Bill’s Story – Weight Training for Men Over 50

Weight training for men over 50 is something that I believe in strongly. Here is Bill’s review that I asked him to write. Personally I feel uncomfortable asking for reviews. Unsolicited ones hold more weight in my view. However I have spent a bit of time with Bill and asked if he could share his story.

Yes it helps my business. But I think the most important part is for men’s health. Weight training for men over 50 would have been frowned upon recently. However the evidence is mounting that it is an essential part of fighting off old age.

Bill’s Weight Training Story

I have recently purchased weight training equipment from Sam’s Fitness and Sam has asked me to write about my training and the equipment I bought. I am happy to do this – I am very happy with the quality of the equipment Sam sold me. Sam’s is a small business run by someone who does serious training himself (try shaking Sam’s hand!) and Sam is very good to deal with.

wb prs powertec power rack system lat pulldown

I am 51 years old. Previously I have done some form of amateur sport consistently for 30 years: competitive running, cycling and tae kwon do. I have always intended to do regular weight training. The more sport I do and the older I get the more I am convinced that weight training should be part of anyone’s training schedule.

Even if you do not play a sport you still get great health benefits from weights and you feel so much stronger and less injury prone. Many books and articles have been written by sport scientists in the last 30 years about this, but I am just talking from the point of view of someone who tries to stay fit. The problems with weights are the expense of gym membership and the time involved in getting to the gym on a regular basis.

No Time For The Gym

On several occasions in the last 30 years I have joined a gym only to let membership lapse because of time difficulties. With kids, career and other commitments it can be very difficult. On one occasion my gym went out of business costing me a couple of hundred dollars.

The alternative to joining a gym, of course, is to buy the equipment yourself. This sounds expensive. However if you stick to buying quality basic equipment. Plus you consider the cost of a couple of years gym membership it starts to make sense.

When I turned 50 I knew that I had to buy the equipment. I believe that the importance of doing weights increases as you get older. Plus I wanted to make sure that I stuck to doing weights this time for the long term.

The Search For A Home Gym

I started to investigate what I should buy and from where. When I started by looking in the big chain stores at all the gym machines and I was not too happy with what I saw. For one thing, a lot of the equipment seemed too flimsy. I am no champion weightlifter but I could see that I would quickly reach the limits of some of the equipment in the big stores.

I also got tired of talking to salespeople who knew less than me about weight training. That is not because I know a great deal, but because they knew almost nothing.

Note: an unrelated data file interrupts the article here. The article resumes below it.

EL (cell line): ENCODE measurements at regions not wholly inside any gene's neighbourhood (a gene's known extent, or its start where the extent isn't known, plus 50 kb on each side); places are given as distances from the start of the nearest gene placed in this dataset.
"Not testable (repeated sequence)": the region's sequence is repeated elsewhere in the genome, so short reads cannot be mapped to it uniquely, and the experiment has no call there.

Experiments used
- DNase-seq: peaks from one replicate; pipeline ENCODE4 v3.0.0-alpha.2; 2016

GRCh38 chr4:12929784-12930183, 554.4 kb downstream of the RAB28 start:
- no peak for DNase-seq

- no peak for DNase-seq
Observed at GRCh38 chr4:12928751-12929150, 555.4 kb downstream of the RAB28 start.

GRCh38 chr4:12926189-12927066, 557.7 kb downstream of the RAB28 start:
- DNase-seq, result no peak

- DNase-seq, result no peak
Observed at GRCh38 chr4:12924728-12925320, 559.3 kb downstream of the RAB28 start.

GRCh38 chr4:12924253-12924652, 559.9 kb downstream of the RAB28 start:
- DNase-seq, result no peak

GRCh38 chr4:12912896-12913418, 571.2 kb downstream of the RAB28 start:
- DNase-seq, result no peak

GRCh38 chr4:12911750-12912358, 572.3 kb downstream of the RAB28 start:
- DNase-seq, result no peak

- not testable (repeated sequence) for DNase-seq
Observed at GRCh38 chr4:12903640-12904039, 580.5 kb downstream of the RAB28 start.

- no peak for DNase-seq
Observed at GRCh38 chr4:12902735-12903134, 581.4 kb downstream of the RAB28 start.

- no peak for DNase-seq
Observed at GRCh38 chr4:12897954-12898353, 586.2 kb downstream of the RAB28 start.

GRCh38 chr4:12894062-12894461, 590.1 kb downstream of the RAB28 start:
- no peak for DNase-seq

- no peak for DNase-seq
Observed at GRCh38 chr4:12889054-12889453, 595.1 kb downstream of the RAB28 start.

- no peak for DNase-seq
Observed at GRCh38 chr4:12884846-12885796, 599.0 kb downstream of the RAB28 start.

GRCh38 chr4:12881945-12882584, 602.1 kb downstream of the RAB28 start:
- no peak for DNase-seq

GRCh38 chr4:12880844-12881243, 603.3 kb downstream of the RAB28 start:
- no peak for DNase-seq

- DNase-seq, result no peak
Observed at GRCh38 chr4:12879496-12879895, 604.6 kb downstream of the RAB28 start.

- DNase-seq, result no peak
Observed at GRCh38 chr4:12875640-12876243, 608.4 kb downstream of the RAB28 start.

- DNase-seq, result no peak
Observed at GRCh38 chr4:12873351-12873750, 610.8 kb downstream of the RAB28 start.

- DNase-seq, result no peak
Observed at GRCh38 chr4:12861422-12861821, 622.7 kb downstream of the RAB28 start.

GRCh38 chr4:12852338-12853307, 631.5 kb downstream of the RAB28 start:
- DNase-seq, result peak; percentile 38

Eventually I found two resources which led me to the gym equipment I eventually bought.

Sam’s Fitness

First, I found Sam’s Fitness, a small business specialising in importing a few selected brands for people like me wanting serious home gym equipment. It was run by someone who has a great deal of practical knowledge and experience in weight training. Sam had encountered similar problems to me with commercial gyms and in finding decent home equipment. Further he had the initiative to set up a business importing quality home gym equipment himself.

The New Rules of Lifting

The second resource was the book “The New Rules of Lifting” by Lou Schuler and Alwyn Cosgrove.

The book confirmed my belief that free weights are better to use than the machines for a lot of reasons. Plus it also introduced a new philosophy of simplifying weight training. No biceps curls or leg extensions in this book. All the exercises are variations of the six basic human movements of squat, lunge, deadlift, push, pull and twist. They all involve many muscle groups, not just one group as do biceps curls and leg extensions. After a few months on this program I can testify that I have never worked so hard or gained such results in the gym. Check it out!

Building The Home Gym

So with Sam’s help I built a pretty serious home gym. I have free dumbbells, bars and plates, a bench and, most importantly, a safety rack with adjustable spotting bars. The rack also has a cable attachment for seated rows and lat pulldowns, the only exercises I perform that do not use free weights.

The importance of the safety rack with its spotting bars cannot be overstated – I have maxed out with both squats and barbell bench press and the spotting bars have saved me every time. Even if you stick to dumbbell bench presses, you still need the rack for squats and some types of lunges and you DO have to do squats and lunges if you want real results.

So I am training hard and my two teenage sons are joining me, an added bonus of quality time together. No travelling time to the gym, no waiting for machines or exercise stations (supersets are now possible), no gym fees and I am happy! If you are considering building a home gym, I recommend that you buy from someone like Sam who is an experienced lifter and who has gone through the process of finding and importing good quality equipment for people serious about their training. Good luck, Bill